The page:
Why “Stoner” is still Viable: Marketing Trends 2020 and Beyond!
I recently read a perfectly executed article by Mike Adams in Forbes where he spoke about the “snuffed Cannabis Ad in the Super Bowl”. While reading the article, Mike pointed out something that as a marketer, made sense.
Today, I’d like to expand on the idea that “stoner isn’t dead”….at least not within the realm of marketing and more importantly, “Why cashing in on decades long cultural programming” could mean big bucks in the future.
Wait…what are we talking about?
Okay, let me take one step back. If you haven’t seen the rejected Cannabis Super Bowl Ad, then you can watch it here.
The ad is quite dreary in nature. Showcasing the medical necessity of marijuana. However, as Mike Adams pointed out…the Super Bowl isn’t the place for this type of messaging.
When you think of Super Bowl commercials, you’re looking for “funny” or “pushing the boundaries”. These commercials are usually over-produced shorts that has become almost as important to pop culture as “the game itself”.
The cannabis ad from Acreage Cannabis simply didn’t fit the criteria. Now don’t get me wrong, it’s an important message sure…but as Adams pointed out…”Is this where the industry is going?”
Where is the Industry Going?
As I’ve written before, the medical cannabis sector will evolve into something completely different than what we’re seeing today. Over the next ten years, cannabis medicine will be treated as such…medicine. You’ll have dose specific, condition specific medication utilizing different cannabinoids in different ratios and the likes.
From a medical perspective, the plant approach simply will never be able to deliver consistency within doses, making it unviable.
However, the recreational market is just kicking off and that is where the “real money” is. At least from the perspective of business-people. The recreational market is infinitely larger than the medical market and while there are plenty of medicinal benefits from cannabis, the recreational market will one-day be king.
What this means is that the market will want to capitalize on the latter. Understanding this, we come to the idea of “stoner”.
Why Stoner is a Money Word!
A year or two ago there was quite a lot of chatter about whether or not branding as a “stoner” is the right move. The argument was that “professionals do not want to be associated with the ‘stoner image’”. This is why many brands tried to steer clear of the “stoner image”. Some of the more ‘modern’ logos don’t have a cannabis leaf or anything related to cannabis on its brand appearance.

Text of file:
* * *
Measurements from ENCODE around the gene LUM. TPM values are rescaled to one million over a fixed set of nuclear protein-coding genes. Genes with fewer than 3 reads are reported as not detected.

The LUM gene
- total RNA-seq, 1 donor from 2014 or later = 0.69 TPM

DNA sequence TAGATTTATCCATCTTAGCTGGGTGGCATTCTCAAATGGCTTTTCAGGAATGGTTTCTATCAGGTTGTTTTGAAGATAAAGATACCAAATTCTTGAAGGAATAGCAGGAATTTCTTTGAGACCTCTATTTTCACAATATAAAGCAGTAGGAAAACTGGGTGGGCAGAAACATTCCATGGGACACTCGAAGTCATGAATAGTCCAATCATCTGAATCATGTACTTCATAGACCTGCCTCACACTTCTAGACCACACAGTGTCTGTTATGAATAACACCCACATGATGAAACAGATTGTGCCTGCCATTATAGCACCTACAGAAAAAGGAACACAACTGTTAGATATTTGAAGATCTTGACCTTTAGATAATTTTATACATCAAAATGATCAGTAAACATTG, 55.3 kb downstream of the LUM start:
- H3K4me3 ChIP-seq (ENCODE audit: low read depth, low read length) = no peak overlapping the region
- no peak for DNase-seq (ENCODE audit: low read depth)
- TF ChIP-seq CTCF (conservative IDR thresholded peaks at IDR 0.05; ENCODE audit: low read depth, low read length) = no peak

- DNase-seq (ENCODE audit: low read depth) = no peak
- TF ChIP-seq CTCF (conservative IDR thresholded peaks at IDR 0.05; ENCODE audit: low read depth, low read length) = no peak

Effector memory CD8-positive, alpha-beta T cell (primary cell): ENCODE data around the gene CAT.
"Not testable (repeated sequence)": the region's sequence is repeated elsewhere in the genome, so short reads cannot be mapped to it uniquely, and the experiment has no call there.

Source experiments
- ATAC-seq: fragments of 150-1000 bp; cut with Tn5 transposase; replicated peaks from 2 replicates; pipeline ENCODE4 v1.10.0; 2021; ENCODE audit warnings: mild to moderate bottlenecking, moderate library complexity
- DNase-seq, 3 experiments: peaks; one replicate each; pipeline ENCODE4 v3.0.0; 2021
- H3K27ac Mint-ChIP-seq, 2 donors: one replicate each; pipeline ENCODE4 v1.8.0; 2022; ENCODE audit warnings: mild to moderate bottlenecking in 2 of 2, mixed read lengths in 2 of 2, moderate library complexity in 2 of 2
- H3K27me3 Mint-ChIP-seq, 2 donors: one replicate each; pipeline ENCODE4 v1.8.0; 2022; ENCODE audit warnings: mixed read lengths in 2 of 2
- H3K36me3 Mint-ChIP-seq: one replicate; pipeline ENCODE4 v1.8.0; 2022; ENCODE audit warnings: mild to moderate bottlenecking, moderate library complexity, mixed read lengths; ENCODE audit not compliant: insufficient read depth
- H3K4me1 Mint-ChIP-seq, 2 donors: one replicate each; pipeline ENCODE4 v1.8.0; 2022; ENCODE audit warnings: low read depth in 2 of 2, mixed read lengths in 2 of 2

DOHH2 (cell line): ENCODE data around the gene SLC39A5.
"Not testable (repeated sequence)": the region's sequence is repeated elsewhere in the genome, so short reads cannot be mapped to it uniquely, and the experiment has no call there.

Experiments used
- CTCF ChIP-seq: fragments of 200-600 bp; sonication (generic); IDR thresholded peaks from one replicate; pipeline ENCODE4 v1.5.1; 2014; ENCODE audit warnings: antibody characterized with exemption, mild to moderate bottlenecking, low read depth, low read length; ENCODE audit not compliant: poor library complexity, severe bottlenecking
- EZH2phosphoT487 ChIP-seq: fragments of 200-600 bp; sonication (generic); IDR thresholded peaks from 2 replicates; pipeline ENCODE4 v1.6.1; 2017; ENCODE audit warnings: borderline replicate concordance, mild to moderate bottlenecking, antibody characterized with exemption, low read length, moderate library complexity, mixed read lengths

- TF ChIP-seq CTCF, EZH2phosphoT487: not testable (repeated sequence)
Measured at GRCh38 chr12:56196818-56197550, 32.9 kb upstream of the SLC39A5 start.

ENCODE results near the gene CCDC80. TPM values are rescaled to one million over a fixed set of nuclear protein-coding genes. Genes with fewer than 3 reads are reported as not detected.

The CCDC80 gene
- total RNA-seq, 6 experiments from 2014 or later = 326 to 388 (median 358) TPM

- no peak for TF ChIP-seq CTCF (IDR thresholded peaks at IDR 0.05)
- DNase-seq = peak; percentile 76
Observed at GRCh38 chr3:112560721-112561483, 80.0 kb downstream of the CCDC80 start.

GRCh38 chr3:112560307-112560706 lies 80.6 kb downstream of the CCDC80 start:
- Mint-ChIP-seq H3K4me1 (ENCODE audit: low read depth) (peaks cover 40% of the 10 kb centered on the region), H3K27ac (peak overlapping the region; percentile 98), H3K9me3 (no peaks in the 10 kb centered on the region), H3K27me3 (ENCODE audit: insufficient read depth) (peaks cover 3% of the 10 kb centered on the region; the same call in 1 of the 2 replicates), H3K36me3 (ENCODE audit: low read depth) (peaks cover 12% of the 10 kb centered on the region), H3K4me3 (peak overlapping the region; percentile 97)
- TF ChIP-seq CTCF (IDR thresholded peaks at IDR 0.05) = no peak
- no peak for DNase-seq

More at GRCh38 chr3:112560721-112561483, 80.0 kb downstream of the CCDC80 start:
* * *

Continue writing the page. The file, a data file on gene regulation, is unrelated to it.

While this might sit well with demographics that don’t want to be seen as “stoners”, it leaves out the millions of people who do identify as stoners.
And why not?
Was it not stoners who took a negative stereotype and turned it iconic statement of the counter-culture? It was stoners who, irrespective of laws, continued to use cannabis and create an entire industry that thrived even when prohibition was at its worst. It was the stoner who wrote songs, made movies, invented cool slang terms, traditions and an entire culture around an obscure word.
Hell…stoners took the word from alcohol and made it cool.
Now, with the next wave of cannabis commerce about to be unleashed on the world, some of the new “savvy” marketers want to trash decades’ worth of culture to re-brand cannabis in a new light.
I think this would be a mistake. Of course, some people won’t identify with the “Stoner Culture”, but the Stoner is just that…culture.
It’s the one thing that every industry desires but few obtain. It’s creating a culture around the product and when it comes to cannabis…that culture already exists.
Perhaps, it’s time to update the “Stoner Culture” and bring it into the 21st Century. What does “Stoner” mean today? This is what modern brands should be looking for as opposed to distancing themselves from a rough past.
Perhaps the Stoner is no longer the “loser” as portrayed by the narrative of prohibition, but rather someone who even if the world is against them…will endure. Perhaps the stoner is no longer lazy but innovative. I mean, just look at the bongs we make.
The stoner is creative. The stoner is free-thinking. The stoner doesn’t bend to the rules, they find loopholes. The stoner is easy-going. The stoner doesn’t take offense. The stoner likes good food, good times and hanging out with friends. The stoner is a professional. The stoner is smart, like Carl Sagan and Terrence McKenna.
You see, as the new wave of recreational sales take off internationally, wouldn’t it make more sense to capitalize on a culture that has endured the test of time? That united people of all colors and creeds. That bridged the schism between classes, gender and politics.
Stoner isn’t dead…far from it, it’s going to come back and show the world that there’s a stoner living in every single one of us.